HUNTINGTON COUNTY, Ind. (www.incnow.tv)--- The Florida boating company that was taking two Huntington County teens on a parasailing ride before trouble erupted has now released a statement.
Research shows the overall safety record for parasailing does not trigger overwhelming confidence.
Every time you watch the video, you feel helpless as an untethered parasail rams into a condo building, before crashing into a parking lot below.
Alexis Fairchild and Sidney Good, 17-year olds from Roanoke Indiana, who were vacationing in Florida, suffered head and internal injuries and have been in and out of surgery at a Panama City hospital.
At last report, they remained in critical condition.
Now we gave a statement from Aquatic Adventures, the company that was operating the boat on the doomed excursion.
"The events of July 1, 2013 were tragic,” it reads.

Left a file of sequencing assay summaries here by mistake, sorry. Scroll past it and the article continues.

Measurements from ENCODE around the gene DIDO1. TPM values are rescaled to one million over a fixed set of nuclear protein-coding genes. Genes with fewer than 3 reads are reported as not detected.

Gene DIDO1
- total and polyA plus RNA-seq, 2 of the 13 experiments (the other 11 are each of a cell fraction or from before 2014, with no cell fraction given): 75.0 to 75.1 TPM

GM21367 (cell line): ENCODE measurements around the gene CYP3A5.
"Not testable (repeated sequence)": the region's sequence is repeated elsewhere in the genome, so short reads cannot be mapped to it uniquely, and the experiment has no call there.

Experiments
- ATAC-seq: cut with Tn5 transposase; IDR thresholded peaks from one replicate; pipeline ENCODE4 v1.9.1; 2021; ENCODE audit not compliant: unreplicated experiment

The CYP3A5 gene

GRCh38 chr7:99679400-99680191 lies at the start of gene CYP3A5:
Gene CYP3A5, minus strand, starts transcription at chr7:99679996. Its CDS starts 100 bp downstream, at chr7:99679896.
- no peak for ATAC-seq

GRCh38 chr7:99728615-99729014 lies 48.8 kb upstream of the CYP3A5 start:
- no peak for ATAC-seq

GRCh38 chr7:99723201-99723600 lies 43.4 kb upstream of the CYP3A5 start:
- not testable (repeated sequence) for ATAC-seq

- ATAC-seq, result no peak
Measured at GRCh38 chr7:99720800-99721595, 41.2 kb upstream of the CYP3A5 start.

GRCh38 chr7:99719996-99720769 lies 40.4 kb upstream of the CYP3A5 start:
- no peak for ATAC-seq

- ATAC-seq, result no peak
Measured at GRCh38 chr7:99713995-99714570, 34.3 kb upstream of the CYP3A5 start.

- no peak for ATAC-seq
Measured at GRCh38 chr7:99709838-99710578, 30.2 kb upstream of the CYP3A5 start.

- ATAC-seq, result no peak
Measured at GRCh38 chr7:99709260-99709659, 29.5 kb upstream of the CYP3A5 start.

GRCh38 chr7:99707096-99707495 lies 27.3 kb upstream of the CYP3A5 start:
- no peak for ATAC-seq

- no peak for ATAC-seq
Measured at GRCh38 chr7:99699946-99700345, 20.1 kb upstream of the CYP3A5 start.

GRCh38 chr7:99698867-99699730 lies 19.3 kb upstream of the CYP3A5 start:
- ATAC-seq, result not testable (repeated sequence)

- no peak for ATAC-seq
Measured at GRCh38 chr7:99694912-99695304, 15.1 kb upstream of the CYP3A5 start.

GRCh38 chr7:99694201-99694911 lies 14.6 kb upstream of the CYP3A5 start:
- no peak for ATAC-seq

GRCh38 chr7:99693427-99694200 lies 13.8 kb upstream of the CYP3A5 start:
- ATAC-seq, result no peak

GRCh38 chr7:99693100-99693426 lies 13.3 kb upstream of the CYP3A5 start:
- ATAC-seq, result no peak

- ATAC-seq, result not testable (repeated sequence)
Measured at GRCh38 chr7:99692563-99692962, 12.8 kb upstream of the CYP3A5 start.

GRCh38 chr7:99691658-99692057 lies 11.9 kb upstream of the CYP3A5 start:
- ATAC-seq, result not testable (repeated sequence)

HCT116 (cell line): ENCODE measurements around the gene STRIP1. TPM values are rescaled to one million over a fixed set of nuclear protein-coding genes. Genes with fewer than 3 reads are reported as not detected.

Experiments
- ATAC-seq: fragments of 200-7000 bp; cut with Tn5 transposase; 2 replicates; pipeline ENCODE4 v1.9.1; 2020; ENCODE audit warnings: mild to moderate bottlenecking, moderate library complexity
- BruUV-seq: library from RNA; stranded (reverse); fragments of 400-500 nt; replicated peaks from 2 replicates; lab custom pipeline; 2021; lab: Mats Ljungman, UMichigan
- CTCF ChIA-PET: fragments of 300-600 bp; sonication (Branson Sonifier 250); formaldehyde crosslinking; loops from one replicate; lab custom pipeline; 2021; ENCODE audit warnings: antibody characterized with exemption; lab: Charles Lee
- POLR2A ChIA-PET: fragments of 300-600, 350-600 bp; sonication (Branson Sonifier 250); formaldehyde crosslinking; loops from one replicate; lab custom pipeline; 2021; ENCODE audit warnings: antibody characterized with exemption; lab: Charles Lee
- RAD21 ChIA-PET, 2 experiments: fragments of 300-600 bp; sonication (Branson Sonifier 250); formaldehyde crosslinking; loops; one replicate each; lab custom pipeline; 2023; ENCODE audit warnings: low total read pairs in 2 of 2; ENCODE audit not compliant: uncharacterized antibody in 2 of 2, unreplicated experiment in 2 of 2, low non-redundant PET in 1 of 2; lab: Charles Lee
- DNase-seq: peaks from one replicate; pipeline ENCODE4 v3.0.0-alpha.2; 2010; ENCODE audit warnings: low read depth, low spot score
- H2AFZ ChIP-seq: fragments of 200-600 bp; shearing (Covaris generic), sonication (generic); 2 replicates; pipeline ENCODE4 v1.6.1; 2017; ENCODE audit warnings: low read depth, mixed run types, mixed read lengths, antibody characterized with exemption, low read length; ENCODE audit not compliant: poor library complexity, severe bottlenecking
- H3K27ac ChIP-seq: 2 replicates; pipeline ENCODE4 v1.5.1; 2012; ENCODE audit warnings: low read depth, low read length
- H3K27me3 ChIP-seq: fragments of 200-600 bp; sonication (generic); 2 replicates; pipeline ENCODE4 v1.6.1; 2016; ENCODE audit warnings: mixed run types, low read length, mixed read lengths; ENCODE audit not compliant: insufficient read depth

"Our heartfelt sympathies go out to the families of the injured girls and we all pray for their speedy recovery."
"While we adhere to best practices to minimize the risks associated with watersport activities sudden weather conditions can and do occur."
The company goes on to say it won't be making any further comment.
Meanwhile, WJHG television in Panama City is reporting Aquatic Adventures has been sued in connection with a 2009 incident where a tow rope snapped, causing two teens to plunge into the water.
The events we've been reporting on this past week in Panama City are certainly chilling, but they're not unique.
In fact, statistics would show that parasailing is, and has always been, a high-risk form of entertainment.
August 2007, in Pompano Beach Florida, a storm blew in as Amber and Crystal White were parasailing.
The towline attached to their parasail snapped, and they were hurled onto the roof of a waterfront hotel.
Amber died and Crystal suffered permanent brain damage.
The Parasailing Safety Council reports, from parasailing rides the past 30 years, 429 people have been seriously hurt, and 73 have died.
Some Florida lawmakers have pushed for tougher safety standards for the industry, a campaign that figures to pick up steam after what just happened.
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